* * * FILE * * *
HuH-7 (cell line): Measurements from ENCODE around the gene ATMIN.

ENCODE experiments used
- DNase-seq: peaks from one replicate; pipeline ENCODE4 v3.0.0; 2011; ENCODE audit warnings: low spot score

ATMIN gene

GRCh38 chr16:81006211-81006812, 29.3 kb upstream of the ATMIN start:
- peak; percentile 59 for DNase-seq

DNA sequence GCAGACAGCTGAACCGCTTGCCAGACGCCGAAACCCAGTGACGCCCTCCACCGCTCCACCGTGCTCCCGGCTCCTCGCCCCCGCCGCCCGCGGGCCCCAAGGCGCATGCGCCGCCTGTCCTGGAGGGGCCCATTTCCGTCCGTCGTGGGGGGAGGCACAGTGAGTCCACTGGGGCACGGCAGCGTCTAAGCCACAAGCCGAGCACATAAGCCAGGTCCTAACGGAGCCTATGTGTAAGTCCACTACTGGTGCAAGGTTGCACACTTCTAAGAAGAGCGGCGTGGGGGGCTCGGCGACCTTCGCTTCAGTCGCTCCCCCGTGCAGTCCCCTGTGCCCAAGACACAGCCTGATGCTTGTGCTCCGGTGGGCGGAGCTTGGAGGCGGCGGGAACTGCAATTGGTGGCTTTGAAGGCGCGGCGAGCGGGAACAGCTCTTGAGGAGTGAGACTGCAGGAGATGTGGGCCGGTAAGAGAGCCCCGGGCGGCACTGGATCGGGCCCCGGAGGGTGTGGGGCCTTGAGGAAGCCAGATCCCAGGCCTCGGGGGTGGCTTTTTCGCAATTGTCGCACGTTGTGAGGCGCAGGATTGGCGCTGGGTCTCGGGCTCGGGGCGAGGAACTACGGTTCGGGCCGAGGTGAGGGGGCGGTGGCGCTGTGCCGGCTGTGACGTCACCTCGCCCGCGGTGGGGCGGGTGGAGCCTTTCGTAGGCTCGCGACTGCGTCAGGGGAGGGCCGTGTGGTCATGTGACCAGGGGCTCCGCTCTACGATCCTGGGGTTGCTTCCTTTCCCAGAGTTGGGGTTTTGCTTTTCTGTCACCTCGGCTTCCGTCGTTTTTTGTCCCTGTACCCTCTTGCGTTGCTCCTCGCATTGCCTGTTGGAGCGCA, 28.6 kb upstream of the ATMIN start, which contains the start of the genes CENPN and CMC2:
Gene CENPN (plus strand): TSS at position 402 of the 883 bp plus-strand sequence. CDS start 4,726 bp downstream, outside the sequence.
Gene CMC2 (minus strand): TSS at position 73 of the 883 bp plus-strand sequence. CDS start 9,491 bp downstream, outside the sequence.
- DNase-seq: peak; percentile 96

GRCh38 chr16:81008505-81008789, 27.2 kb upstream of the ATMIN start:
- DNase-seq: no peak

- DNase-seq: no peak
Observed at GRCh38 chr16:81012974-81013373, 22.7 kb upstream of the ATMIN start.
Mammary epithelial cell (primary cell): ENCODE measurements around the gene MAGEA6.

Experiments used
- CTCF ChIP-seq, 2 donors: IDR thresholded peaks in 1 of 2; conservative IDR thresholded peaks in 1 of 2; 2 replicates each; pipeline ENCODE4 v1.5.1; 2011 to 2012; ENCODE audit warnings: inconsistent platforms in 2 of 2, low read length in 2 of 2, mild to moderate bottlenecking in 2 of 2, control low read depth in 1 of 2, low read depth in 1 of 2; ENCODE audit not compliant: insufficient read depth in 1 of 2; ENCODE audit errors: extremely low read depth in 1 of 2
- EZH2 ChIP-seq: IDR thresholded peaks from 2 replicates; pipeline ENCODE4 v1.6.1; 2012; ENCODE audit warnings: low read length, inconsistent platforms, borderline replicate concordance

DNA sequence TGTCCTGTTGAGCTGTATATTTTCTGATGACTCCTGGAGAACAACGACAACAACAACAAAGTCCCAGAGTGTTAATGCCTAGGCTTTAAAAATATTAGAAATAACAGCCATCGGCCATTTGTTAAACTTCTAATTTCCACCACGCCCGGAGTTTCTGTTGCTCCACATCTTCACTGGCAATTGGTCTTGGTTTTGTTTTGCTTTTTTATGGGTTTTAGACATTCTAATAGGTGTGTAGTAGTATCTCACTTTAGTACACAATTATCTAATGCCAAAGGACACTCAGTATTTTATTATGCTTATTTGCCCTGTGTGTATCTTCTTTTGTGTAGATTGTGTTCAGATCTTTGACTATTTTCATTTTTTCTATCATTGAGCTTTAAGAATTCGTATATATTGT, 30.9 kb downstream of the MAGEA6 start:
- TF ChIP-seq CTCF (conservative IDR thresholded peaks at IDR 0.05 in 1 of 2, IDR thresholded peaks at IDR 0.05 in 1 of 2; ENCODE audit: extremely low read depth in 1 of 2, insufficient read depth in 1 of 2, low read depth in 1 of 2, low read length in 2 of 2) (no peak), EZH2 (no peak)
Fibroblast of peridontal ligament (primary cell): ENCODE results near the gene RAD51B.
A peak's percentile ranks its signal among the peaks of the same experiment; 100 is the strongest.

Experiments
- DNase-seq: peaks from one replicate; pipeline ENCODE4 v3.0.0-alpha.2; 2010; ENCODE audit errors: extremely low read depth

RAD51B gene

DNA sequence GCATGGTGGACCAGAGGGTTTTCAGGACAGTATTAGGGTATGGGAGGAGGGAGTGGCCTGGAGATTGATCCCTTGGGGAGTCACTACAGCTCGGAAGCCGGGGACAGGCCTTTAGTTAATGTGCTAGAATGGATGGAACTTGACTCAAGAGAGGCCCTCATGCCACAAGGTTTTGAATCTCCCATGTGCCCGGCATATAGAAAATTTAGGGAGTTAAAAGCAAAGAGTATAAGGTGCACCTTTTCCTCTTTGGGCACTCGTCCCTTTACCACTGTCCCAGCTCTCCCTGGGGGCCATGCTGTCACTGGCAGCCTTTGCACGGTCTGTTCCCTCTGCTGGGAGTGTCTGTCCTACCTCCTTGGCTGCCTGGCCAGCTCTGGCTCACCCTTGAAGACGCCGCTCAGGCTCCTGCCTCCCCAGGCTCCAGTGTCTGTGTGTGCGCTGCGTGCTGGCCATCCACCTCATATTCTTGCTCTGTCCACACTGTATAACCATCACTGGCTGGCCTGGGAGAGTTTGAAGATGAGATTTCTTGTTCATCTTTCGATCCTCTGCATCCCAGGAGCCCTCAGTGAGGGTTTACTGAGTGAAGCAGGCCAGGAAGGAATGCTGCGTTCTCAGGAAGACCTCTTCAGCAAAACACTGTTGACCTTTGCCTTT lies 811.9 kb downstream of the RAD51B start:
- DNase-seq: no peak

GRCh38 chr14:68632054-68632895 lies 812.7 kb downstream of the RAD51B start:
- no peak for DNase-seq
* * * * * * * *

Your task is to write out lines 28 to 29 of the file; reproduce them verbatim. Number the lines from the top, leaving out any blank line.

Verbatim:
GRCh38 chr14:68632054-68632895 lies 812.7 kb downstream of the RAD51B start:
- no peak for DNase-seq